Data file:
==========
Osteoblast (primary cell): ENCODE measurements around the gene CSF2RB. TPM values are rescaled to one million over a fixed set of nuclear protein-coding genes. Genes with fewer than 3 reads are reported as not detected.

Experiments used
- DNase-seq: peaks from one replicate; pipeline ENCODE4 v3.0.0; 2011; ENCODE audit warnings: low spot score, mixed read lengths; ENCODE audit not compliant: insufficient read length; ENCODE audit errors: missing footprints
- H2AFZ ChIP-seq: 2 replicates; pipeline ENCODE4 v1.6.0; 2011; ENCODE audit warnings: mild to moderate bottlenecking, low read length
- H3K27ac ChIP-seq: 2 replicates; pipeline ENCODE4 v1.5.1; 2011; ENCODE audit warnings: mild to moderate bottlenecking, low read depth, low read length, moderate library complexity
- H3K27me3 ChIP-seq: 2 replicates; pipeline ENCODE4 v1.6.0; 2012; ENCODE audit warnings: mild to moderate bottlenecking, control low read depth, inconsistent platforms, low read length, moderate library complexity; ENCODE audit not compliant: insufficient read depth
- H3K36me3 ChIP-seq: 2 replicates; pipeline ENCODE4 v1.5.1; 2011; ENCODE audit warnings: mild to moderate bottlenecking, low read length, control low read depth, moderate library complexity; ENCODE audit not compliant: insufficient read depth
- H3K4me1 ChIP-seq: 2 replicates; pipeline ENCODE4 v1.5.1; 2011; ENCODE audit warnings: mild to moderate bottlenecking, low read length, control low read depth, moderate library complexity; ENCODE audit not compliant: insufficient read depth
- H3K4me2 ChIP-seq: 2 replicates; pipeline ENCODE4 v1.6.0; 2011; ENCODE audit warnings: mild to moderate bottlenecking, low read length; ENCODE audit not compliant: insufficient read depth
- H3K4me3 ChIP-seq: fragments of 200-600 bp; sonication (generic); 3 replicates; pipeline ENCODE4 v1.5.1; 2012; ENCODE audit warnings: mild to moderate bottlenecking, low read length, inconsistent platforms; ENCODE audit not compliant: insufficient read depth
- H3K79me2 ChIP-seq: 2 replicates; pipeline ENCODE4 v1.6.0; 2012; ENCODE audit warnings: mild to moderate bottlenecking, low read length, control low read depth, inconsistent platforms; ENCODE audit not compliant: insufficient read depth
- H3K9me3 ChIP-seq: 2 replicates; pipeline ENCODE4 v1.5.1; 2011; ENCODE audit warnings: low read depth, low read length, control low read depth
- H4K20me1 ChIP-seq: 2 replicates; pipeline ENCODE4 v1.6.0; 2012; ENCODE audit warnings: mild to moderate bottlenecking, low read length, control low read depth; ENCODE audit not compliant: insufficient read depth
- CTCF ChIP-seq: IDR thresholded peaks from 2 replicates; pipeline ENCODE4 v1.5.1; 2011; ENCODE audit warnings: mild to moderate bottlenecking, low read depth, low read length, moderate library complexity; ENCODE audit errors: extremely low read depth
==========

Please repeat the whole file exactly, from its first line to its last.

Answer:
Osteoblast (primary cell): ENCODE measurements around the gene CSF2RB. TPM values are rescaled to one million over a fixed set of nuclear protein-coding genes. Genes with fewer than 3 reads are reported as not detected.

Experiments used
- DNase-seq: peaks from one replicate; pipeline ENCODE4 v3.0.0; 2011; ENCODE audit warnings: low spot score, mixed read lengths; ENCODE audit not compliant: insufficient read length; ENCODE audit errors: missing footprints
- H2AFZ ChIP-seq: 2 replicates; pipeline ENCODE4 v1.6.0; 2011; ENCODE audit warnings: mild to moderate bottlenecking, low read length
- H3K27ac ChIP-seq: 2 replicates; pipeline ENCODE4 v1.5.1; 2011; ENCODE audit warnings: mild to moderate bottlenecking, low read depth, low read length, moderate library complexity
- H3K27me3 ChIP-seq: 2 replicates; pipeline ENCODE4 v1.6.0; 2012; ENCODE audit warnings: mild to moderate bottlenecking, control low read depth, inconsistent platforms, low read length, moderate library complexity; ENCODE audit not compliant: insufficient read depth
- H3K36me3 ChIP-seq: 2 replicates; pipeline ENCODE4 v1.5.1; 2011; ENCODE audit warnings: mild to moderate bottlenecking, low read length, control low read depth, moderate library complexity; ENCODE audit not compliant: insufficient read depth
- H3K4me1 ChIP-seq: 2 replicates; pipeline ENCODE4 v1.5.1; 2011; ENCODE audit warnings: mild to moderate bottlenecking, low read length, control low read depth, moderate library complexity; ENCODE audit not compliant: insufficient read depth
- H3K4me2 ChIP-seq: 2 replicates; pipeline ENCODE4 v1.6.0; 2011; ENCODE audit warnings: mild to moderate bottlenecking, low read length; ENCODE audit not compliant: insufficient read depth
- H3K4me3 ChIP-seq: fragments of 200-600 bp; sonication (generic); 3 replicates; pipeline ENCODE4 v1.5.1; 2012; ENCODE audit warnings: mild to moderate bottlenecking, low read length, inconsistent platforms; ENCODE audit not compliant: insufficient read depth
- H3K79me2 ChIP-seq: 2 replicates; pipeline ENCODE4 v1.6.0; 2012; ENCODE audit warnings: mild to moderate bottlenecking, low read length, control low read depth, inconsistent platforms; ENCODE audit not compliant: insufficient read depth
- H3K9me3 ChIP-seq: 2 replicates; pipeline ENCODE4 v1.5.1; 2011; ENCODE audit warnings: low read depth, low read length, control low read depth
- H4K20me1 ChIP-seq: 2 replicates; pipeline ENCODE4 v1.6.0; 2012; ENCODE audit warnings: mild to moderate bottlenecking, low read length, control low read depth; ENCODE audit not compliant: insufficient read depth
- CTCF ChIP-seq: IDR thresholded peaks from 2 replicates; pipeline ENCODE4 v1.5.1; 2011; ENCODE audit warnings: mild to moderate bottlenecking, low read depth, low read length, moderate library complexity; ENCODE audit errors: extremely low read depth